Now Is It


People refer to the new normal a lot lately. But what does that really mean? With COVID-19 circumstances and health guidelines in continuous flux, it seems there is no fixed normal to build a business around. That’s why inspirational business speaker Kaplan Mobray, who will deliver the opening keynote address at Imaging USA 2022, recommends abandoning the idea of a new normal and embracing a now normal mindset instead.

“The now normal is about focusing on the immediacy of who you have to be, what you have to do, and how you have to do it to be relevant now,” he says. Whatever we thought the pandemic was going to be has changed and continues to change. “We have to be ready for imminent change, ready for growth, and planning for growth. Focusing on your now is really important. If you make really good now decisions, now plans, now strategies, it’s going to push you to create opportunities that will drive the growth of your business for your future.”

“Ask yourself, If I were in my clients’ shoes today, what would they need from me most? That is a different conversation from, Here is what I have to deliver."

Kaplan Mobray
5 Cornerstones for a Successful Now Normal Mindset

Perspective. Be in a mindset for continuous growth. Look at your current circumstances and ask yourself, What do I see, and how I can I create opportunities based on what I see? That growth mindset will fuel innovation and a powerful confidence about what you can do to thrive.

Change agility. Keep asking yourself four questions: What has changed? What changes have I made? What will I change? And what has changed me? “Be able to have an agile conversation around embracing change as the way you’re going to grow,” Mobray says. With change agility, you’re seeing the reality of change as a constant, but you’re always prepared because you’re looking for ways to grow continually through the unknown, he explains. 

Empathy. These are hard times, and when you lead with empathy—show that you care more, give more, understand more—you’re a bigger resource for clients. “Ask yourself, If I were in my clients’ shoes today, what would they need from me most? That is a different conversation from, Here is what I have to deliver,” he says. It’s not leading with fee; it’s not even leading with execution. It’s listening and offering helpful solutions to clients and thereby showing you care about their needs now.

Confidence. When you have a growth perspective and are agile in the face of the unknown, you build confidence that you can handle future change. You’re confident in past efforts, in your ability to create and innovate, in your ability to remain relevant to clients, and you’re confident you can keep regrowing your business from an operational and financial perspective.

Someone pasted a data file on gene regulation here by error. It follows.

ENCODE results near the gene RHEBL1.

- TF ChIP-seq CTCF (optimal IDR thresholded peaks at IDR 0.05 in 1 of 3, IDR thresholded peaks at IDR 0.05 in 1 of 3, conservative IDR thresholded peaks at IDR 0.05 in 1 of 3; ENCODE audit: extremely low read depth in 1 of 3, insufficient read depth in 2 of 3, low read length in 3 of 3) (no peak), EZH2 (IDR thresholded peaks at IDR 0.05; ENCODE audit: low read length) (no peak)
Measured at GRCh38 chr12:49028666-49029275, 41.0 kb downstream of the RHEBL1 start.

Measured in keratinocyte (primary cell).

Gratitude. Many people have struggled during this time and have even lost their jobs or businesses. So, it’s important to be grateful for the opportunity to evolve and reemerge as a resource for your clients. Also be grateful for what you’ve gained during this struggle: new learning, new ideas, new relevance, new confidence, and new courage.

“Change and surprise are really the same thing."

Kaplan Mobray
Strategies for Now

Change = surprise. Most people fear change. It involves a leap of faith, abandoning an old reliable script for a new one with no guaranteed happy ending. On the other hand, most people like surprises, Mobray points out. 

“Change and surprise are really the same thing,” he says. “It’s about the edge you place on it.” When you think of change as a surprise, it’s easier to embrace it as a positive for your own growth and the growth of your business.

To build up your tolerance for change and practice viewing it as a positive, he recommends building change into your everyday business. Learning new techniques or regularly incorporating new processes into your business is good practice for dealing with future bumps in the road. That way, when an unexpected change occurs—COVID-19 lockdowns, for example—you’re better able to embrace, instead of run from, the change. “Change will always stretch you with new experiences,” Mobray says. “Is your mind open enough, confident enough to embrace that stretch?”

Ask new questions. When you reunite with a client for the first time, ask how they’ve weathered the storm. Be a partner to them and go on that journey to discover what they’ve learned along the way. What did they do to survive? What did they do to innovate? What did they do to build toward their future? When you understand what they did to find a way through the pandemic, you can better serve them and become a resource for their future.

Embrace hybrid. “For photographers, there should always be a virtual option or experience,” says Mobray, whether that means a virtual pre-session consultation or sales session, or even a video streaming of a wedding or other event so that those who can’t attend have a way to participate. “We are all in the hybrid business—live and virtual—and we have to acknowledge that not everyone can be everywhere anymore.”

Give a gift. People have been disconnected from their pre-pandemic routine for so long it can be hard to remember the businesses they cherished in the “before times.” One of the best ways to remind clients you’re there for them is to give a gift, says Mobray. Send an image, for example, to remind them of your work and also to commemorate the experience you shared together. “That puts them in a passion to say, ‘I remember you. What are you up to? How did you survive? How is your business going?’ The gift will create a new conversation and bridge an old conversation.” 

Amanda Arnold is the associate editor.